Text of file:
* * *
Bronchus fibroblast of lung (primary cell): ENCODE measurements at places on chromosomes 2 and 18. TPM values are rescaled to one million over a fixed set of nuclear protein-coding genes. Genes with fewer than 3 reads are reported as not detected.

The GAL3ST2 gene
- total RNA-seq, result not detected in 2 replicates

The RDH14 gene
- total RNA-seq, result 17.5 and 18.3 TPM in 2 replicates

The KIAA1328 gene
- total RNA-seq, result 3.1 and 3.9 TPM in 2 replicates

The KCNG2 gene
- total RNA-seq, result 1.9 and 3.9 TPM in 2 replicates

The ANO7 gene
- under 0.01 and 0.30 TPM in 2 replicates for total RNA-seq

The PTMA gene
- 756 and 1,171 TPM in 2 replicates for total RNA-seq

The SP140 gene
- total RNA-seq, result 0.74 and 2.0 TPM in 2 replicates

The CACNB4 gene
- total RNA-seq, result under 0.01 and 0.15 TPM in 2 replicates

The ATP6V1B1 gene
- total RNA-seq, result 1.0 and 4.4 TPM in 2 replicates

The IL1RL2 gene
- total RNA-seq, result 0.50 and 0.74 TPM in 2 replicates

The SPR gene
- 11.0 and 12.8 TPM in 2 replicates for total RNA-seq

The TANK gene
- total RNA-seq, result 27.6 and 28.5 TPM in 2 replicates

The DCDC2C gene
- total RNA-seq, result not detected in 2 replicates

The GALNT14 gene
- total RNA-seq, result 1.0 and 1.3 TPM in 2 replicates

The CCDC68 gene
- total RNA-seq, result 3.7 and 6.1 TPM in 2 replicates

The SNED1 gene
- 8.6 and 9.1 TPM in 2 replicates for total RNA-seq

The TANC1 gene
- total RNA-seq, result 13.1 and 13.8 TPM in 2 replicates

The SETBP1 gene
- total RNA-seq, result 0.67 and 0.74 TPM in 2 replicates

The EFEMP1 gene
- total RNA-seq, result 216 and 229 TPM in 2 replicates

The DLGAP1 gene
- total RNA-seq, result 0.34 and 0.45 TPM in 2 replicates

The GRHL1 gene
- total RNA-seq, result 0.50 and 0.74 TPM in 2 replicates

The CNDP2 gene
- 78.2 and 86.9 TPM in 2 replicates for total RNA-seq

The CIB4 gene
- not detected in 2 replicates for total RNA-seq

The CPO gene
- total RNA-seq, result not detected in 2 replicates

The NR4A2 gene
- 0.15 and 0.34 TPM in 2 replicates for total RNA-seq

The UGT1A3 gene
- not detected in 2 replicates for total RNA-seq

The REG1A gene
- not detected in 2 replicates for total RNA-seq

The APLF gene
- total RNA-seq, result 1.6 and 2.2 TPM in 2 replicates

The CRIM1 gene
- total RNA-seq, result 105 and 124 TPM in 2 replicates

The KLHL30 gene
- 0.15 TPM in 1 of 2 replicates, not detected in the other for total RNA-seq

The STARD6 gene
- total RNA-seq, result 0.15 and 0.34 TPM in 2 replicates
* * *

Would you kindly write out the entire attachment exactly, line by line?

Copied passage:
Bronchus fibroblast of lung (primary cell): ENCODE measurements at places on chromosomes 2 and 18. TPM values are rescaled to one million over a fixed set of nuclear protein-coding genes. Genes with fewer than 3 reads are reported as not detected.

The GAL3ST2 gene
- total RNA-seq, result not detected in 2 replicates

The RDH14 gene
- total RNA-seq, result 17.5 and 18.3 TPM in 2 replicates

The KIAA1328 gene
- total RNA-seq, result 3.1 and 3.9 TPM in 2 replicates

The KCNG2 gene
- total RNA-seq, result 1.9 and 3.9 TPM in 2 replicates

The ANO7 gene
- under 0.01 and 0.30 TPM in 2 replicates for total RNA-seq

The PTMA gene
- 756 and 1,171 TPM in 2 replicates for total RNA-seq

The SP140 gene
- total RNA-seq, result 0.74 and 2.0 TPM in 2 replicates

The CACNB4 gene
- total RNA-seq, result under 0.01 and 0.15 TPM in 2 replicates

The ATP6V1B1 gene
- total RNA-seq, result 1.0 and 4.4 TPM in 2 replicates

The IL1RL2 gene
- total RNA-seq, result 0.50 and 0.74 TPM in 2 replicates

The SPR gene
- 11.0 and 12.8 TPM in 2 replicates for total RNA-seq

The TANK gene
- total RNA-seq, result 27.6 and 28.5 TPM in 2 replicates

The DCDC2C gene
- total RNA-seq, result not detected in 2 replicates

The GALNT14 gene
- total RNA-seq, result 1.0 and 1.3 TPM in 2 replicates

The CCDC68 gene
- total RNA-seq, result 3.7 and 6.1 TPM in 2 replicates

The SNED1 gene
- 8.6 and 9.1 TPM in 2 replicates for total RNA-seq

The TANC1 gene
- total RNA-seq, result 13.1 and 13.8 TPM in 2 replicates

The SETBP1 gene
- total RNA-seq, result 0.67 and 0.74 TPM in 2 replicates

The EFEMP1 gene
- total RNA-seq, result 216 and 229 TPM in 2 replicates

The DLGAP1 gene
- total RNA-seq, result 0.34 and 0.45 TPM in 2 replicates

The GRHL1 gene
- total RNA-seq, result 0.50 and 0.74 TPM in 2 replicates

The CNDP2 gene
- 78.2 and 86.9 TPM in 2 replicates for total RNA-seq

The CIB4 gene
- not detected in 2 replicates for total RNA-seq

The CPO gene
- total RNA-seq, result not detected in 2 replicates

The NR4A2 gene
- 0.15 and 0.34 TPM in 2 replicates for total RNA-seq

The UGT1A3 gene
- not detected in 2 replicates for total RNA-seq

The REG1A gene
- not detected in 2 replicates for total RNA-seq

The APLF gene
- total RNA-seq, result 1.6 and 2.2 TPM in 2 replicates

The CRIM1 gene
- total RNA-seq, result 105 and 124 TPM in 2 replicates

The KLHL30 gene
- 0.15 TPM in 1 of 2 replicates, not detected in the other for total RNA-seq

The STARD6 gene
- total RNA-seq, result 0.15 and 0.34 TPM in 2 replicates